In addition to WOW, a separate ITC programme on solid waste management (SWM), which deals with both wet and dry waste, is operational in 17 districts of 9 states, covering 14.6 lakh households. Acknowledging the challenges concerning disposal and recycling of multi-layered plastic, ITC has also pioneered a first of its kind sustainable and inclusive multi-layered plastic (MLP) management model in Pune.

The company’s targeted waste management initiatives ensure that lesser waste goes into landfills and enable larger value recovery from waste, thereby creating sustainable livelihoods for waste collectors while creating additional income streams from collecting and sorting plastic waste. The company’s waste management programmes cover all categories of plastic waste, including flexibles, rigids and tetra packs.

Being India’s leading paperboards and specialty paper company, ITC has also introduced several sustainable alternatives to plastic packaging. Leveraging the cutting-edge research and development capabilities of ITC Life Sciences and Technology Centre (LSTC), Bengaluru, the company has developed multiple sustainable packaging solutions for the industry, including the recyclable barrier board under the ‘Filo Series’ – an innovative substitute for single-use plastics in the food services segment, as well as the biodegradable ‘Omega Series’, launched as an alternative to plastic-coated containers and cups. Some of the other innovations by the company include ‘Bioseal’ for replacing polyethylene coating, ‘Oxyblock’ for improving barrier properties and recyclability, and the ‘Green Stiffner’ – a first of its kind compostable and recyclable solution.

In December last year, ITC’s Paperboards and Specialty Papers Division (PSPD), also collaborated with Invest India, a non-profit venture under the Department for Promotion of Industry and Internal Trade, Ministry of Commerce and Industry, to launch the ‘ITC Sustainability Innovation Challenge’, which is aimed at supporting and crowd-sourcing innovative technology-based solutions from the start-up ecosystem on sustainable packaging and smart waste management.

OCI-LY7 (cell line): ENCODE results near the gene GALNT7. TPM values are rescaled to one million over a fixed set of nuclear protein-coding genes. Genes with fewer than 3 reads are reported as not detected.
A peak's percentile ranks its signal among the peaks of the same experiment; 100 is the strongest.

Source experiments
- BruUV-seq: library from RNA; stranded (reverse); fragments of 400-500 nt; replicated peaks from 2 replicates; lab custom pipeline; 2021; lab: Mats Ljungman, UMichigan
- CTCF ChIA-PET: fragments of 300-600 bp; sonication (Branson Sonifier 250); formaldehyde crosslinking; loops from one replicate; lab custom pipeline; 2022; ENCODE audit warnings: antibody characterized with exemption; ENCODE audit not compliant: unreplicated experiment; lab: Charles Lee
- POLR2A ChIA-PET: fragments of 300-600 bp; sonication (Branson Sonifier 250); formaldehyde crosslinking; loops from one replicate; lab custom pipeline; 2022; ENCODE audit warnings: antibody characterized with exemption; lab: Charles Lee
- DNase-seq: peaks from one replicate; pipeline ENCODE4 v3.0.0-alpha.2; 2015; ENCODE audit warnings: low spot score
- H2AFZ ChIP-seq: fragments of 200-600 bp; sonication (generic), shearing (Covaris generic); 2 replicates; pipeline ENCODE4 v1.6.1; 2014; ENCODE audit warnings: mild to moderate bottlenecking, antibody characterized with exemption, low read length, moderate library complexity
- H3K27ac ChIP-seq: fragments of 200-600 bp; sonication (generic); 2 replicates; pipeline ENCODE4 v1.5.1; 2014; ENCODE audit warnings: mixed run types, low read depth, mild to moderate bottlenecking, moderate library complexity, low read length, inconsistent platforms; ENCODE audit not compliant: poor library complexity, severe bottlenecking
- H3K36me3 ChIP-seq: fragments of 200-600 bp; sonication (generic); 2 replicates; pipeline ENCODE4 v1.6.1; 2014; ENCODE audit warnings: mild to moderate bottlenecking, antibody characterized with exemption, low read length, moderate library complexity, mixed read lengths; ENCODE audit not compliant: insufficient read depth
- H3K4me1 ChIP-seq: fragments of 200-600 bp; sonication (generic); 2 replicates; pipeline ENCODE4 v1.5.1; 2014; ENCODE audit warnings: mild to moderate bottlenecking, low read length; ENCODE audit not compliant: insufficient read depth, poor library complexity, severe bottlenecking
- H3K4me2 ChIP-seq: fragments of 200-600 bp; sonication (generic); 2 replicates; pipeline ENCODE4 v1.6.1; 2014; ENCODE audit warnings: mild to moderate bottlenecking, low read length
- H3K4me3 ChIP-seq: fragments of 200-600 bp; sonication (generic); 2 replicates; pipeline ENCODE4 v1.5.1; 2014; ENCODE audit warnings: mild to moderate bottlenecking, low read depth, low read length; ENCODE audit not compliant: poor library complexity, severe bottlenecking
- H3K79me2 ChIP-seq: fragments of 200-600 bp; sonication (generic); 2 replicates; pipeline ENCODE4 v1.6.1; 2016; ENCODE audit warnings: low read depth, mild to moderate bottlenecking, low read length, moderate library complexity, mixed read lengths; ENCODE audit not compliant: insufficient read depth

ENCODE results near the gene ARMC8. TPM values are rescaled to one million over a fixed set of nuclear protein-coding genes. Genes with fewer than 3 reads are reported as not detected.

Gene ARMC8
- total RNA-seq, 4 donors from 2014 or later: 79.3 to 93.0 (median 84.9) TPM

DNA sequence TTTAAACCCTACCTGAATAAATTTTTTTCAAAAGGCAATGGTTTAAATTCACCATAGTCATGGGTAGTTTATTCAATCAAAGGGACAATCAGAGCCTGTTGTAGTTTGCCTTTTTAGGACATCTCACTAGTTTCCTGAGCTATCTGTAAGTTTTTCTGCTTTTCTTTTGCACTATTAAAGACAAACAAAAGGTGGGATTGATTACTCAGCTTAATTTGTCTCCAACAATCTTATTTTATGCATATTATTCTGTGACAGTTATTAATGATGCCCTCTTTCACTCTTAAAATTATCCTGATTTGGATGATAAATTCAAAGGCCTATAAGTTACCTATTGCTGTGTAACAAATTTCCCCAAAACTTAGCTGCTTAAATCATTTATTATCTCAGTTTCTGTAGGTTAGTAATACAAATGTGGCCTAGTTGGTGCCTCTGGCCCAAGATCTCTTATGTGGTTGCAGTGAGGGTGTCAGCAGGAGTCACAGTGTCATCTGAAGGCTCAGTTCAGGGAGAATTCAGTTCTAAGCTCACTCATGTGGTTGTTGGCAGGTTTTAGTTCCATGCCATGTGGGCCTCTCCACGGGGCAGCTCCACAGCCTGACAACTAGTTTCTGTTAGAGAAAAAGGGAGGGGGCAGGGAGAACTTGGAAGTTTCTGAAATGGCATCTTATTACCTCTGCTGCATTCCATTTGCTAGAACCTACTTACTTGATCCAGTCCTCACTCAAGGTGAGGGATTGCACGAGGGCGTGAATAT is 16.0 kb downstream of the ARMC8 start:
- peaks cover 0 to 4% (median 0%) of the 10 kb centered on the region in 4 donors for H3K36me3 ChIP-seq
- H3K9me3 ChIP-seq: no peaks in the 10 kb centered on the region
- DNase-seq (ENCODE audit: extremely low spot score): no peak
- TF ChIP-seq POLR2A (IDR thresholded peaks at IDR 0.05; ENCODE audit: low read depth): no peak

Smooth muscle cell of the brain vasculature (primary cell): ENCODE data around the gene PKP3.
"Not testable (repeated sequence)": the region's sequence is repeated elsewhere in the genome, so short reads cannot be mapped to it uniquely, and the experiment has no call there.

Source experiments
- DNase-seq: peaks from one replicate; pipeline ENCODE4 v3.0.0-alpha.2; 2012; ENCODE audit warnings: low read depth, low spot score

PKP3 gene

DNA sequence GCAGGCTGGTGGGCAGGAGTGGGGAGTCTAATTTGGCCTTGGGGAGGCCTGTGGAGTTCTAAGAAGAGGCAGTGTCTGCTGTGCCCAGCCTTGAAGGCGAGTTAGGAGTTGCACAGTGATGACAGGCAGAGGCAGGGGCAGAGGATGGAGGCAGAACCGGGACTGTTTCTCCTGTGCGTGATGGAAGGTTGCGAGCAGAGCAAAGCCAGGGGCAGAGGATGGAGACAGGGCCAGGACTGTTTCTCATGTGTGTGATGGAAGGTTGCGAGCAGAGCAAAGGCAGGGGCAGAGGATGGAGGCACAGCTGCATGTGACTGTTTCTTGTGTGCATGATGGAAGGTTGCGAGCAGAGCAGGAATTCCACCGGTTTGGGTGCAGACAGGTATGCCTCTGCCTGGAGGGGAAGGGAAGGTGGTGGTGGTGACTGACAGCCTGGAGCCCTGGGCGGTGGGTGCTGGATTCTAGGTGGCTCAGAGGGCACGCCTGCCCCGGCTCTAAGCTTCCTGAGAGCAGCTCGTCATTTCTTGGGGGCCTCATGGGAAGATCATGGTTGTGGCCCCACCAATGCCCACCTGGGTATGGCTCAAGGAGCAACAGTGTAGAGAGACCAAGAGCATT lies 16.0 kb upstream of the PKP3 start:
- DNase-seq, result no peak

The Covid-19 pandemic led to the country-wide lockdown on 25 March 2020. It will be two years tomorrow as I write this. What have we learned in this time? Maybe the meaning of resilience since small companies like us have had to rely on our resources and the forbearance of our employees as we have struggled to produce our trade platforms.

The print and packaging industries have been fortunate, although the commercial printing industry is still to recover. We have learned more about the digital transformation that affects commercial printing and packaging. Ultimately digital will help print grow in a country where we are still far behind in our paper and print consumption and where digital is a leapfrog technology that will only increase the demand for print in the foreseeable future.

Web analytics show that we now have readership in North America and Europe amongst the 90 countries where our five platforms reach. Our traffic which more than doubled in 2020, has at times gone up by another 50% in 2021. And advertising which had fallen to pieces in 2020 and 2021, has started its return since January 2022.

As the economy approaches real growth with unevenness and shortages a given, we are looking forward to the PrintPack India exhibition in Greater Noida. We are again appointed to produce the Show Daily on all five days of the show from 26 to 30 May 2022.

It is the right time to support our high-impact reporting and authoritative and technical information with some of the best correspondents in the industry. Readers can power Packaging South Asia’s balanced industry journalism and help sustain us by subscribing.

– Naresh Khanna